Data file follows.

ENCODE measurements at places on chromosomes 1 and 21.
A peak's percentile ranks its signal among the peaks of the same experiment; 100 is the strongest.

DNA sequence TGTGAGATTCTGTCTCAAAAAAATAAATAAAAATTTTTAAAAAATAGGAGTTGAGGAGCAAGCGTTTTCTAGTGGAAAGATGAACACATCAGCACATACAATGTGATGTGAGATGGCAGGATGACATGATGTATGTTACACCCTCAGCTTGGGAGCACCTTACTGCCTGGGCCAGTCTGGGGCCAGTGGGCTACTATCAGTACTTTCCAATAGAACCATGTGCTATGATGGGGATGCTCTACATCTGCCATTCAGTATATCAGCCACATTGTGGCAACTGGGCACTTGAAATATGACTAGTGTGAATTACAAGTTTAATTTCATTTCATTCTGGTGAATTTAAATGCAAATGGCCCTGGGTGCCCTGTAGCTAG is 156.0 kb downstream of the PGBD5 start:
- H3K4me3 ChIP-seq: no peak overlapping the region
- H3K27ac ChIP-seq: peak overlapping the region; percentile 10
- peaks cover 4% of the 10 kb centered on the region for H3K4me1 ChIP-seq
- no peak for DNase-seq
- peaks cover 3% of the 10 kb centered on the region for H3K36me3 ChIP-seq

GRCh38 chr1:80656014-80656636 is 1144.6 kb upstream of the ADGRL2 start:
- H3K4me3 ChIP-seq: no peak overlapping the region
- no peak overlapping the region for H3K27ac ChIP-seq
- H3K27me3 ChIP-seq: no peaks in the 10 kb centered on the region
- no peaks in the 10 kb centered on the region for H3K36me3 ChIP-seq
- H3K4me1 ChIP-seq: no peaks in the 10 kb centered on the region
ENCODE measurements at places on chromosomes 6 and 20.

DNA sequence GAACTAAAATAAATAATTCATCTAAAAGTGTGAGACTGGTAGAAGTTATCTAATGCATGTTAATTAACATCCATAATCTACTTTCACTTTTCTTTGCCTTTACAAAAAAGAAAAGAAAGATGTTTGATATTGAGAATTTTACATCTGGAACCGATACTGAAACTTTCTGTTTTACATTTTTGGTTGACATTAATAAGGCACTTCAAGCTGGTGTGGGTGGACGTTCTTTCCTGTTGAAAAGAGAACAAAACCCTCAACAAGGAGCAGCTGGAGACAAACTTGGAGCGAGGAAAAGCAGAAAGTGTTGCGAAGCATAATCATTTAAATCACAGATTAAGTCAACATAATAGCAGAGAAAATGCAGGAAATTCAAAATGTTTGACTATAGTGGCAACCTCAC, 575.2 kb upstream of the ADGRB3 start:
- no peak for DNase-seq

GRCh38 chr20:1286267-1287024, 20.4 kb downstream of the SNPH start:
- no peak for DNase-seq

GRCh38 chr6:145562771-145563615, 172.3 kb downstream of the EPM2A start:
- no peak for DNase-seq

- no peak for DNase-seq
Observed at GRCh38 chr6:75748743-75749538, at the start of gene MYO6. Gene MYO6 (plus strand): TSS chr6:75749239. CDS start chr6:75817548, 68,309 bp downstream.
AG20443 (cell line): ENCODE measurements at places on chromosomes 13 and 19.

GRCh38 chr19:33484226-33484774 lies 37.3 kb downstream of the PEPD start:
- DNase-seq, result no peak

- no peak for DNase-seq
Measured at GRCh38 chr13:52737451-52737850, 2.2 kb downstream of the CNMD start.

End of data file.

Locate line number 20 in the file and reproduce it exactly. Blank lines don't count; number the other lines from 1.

GRCh38 chr6:145562771-145563615, 172.3 kb downstream of the EPM2A start: